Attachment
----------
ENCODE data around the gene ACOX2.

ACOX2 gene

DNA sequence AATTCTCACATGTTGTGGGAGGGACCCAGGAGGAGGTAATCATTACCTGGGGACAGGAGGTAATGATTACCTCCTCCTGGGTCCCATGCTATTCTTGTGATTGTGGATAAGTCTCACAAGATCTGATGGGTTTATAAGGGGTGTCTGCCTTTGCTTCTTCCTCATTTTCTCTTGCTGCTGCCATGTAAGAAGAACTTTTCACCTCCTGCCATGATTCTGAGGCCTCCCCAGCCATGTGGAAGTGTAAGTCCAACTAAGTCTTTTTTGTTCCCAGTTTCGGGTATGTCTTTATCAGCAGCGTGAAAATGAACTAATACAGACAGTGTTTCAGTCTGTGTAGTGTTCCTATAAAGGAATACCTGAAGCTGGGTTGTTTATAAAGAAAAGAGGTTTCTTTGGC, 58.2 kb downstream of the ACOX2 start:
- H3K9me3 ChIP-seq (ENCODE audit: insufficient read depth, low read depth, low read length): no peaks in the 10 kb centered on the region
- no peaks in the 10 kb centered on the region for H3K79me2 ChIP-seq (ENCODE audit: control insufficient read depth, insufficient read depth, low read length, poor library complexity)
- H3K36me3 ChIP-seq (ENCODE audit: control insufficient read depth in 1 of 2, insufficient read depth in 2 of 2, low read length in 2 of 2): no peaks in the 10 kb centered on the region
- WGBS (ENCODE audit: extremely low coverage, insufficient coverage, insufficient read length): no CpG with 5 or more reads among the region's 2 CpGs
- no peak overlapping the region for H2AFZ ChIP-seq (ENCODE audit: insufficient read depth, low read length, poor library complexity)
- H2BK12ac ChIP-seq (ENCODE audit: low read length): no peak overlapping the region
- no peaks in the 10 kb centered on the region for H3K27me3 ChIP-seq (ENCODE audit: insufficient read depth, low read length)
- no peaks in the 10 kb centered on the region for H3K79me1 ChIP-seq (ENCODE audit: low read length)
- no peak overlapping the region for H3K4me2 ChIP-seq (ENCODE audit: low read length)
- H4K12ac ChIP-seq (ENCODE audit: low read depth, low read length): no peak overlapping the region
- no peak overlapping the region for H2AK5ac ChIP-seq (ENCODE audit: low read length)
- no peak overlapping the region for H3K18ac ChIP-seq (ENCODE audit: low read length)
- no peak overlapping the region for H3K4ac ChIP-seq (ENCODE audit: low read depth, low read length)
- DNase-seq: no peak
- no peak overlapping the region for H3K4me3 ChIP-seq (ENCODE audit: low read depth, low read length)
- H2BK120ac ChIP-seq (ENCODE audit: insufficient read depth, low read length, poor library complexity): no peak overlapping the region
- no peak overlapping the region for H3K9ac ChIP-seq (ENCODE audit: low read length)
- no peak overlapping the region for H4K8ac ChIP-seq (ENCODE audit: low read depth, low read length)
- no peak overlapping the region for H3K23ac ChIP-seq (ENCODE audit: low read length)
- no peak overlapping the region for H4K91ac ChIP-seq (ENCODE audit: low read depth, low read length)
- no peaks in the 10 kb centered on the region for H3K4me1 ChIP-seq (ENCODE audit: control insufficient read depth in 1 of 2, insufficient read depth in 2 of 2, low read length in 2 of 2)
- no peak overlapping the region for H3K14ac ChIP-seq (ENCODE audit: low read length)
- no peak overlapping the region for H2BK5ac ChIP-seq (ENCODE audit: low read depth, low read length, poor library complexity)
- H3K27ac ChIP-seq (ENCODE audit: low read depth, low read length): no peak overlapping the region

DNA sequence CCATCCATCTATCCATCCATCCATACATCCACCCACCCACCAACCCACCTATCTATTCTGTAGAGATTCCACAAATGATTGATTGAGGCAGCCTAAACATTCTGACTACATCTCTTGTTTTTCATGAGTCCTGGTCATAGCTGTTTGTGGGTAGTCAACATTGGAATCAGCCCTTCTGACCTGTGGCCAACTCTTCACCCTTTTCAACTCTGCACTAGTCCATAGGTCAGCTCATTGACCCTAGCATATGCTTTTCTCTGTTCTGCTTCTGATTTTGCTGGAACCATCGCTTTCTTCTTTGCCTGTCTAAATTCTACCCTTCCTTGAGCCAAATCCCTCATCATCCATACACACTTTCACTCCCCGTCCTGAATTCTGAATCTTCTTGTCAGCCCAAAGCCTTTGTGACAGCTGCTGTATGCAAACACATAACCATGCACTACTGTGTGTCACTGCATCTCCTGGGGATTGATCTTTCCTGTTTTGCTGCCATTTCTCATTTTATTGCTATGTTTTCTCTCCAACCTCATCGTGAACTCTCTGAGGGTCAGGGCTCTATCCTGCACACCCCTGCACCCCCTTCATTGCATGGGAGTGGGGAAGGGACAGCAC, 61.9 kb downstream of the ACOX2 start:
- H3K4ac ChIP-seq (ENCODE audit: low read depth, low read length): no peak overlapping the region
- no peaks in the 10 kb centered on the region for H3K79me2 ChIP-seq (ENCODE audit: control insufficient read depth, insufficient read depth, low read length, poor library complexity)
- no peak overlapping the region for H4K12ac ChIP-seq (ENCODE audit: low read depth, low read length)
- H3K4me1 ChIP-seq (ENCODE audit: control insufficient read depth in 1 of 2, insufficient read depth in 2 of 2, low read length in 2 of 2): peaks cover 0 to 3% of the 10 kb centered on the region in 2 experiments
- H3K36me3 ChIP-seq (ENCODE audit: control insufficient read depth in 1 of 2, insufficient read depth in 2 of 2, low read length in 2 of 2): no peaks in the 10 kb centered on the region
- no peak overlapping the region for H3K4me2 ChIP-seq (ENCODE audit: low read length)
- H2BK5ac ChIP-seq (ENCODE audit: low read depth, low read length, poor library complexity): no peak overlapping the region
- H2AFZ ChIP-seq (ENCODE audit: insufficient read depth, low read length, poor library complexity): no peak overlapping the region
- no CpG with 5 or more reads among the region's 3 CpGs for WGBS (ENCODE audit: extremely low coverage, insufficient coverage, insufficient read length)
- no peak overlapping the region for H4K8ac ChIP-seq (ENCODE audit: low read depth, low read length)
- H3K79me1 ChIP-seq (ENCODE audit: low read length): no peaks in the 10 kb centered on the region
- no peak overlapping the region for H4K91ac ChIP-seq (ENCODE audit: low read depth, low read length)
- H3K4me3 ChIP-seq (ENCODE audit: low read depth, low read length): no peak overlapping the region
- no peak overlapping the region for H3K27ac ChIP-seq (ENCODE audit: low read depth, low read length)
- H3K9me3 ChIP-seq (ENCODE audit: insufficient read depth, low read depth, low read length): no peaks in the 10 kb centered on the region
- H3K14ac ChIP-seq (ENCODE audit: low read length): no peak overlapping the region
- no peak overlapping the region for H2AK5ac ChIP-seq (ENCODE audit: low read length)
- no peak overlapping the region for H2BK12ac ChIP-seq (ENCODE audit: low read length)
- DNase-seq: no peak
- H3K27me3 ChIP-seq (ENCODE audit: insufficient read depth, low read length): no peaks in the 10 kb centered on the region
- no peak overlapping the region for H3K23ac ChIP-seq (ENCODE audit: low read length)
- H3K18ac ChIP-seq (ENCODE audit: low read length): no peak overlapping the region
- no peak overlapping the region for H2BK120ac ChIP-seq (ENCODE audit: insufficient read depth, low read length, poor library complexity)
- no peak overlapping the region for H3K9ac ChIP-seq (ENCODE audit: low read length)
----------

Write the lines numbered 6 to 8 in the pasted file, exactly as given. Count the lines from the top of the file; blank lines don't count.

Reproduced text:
- H3K36me3 ChIP-seq (ENCODE audit: control insufficient read depth in 1 of 2, insufficient read depth in 2 of 2, low read length in 2 of 2): no peaks in the 10 kb centered on the region
- WGBS (ENCODE audit: extremely low coverage, insufficient coverage, insufficient read length): no CpG with 5 or more reads among the region's 2 CpGs
- no peak overlapping the region for H2AFZ ChIP-seq (ENCODE audit: insufficient read depth, low read length, poor library complexity)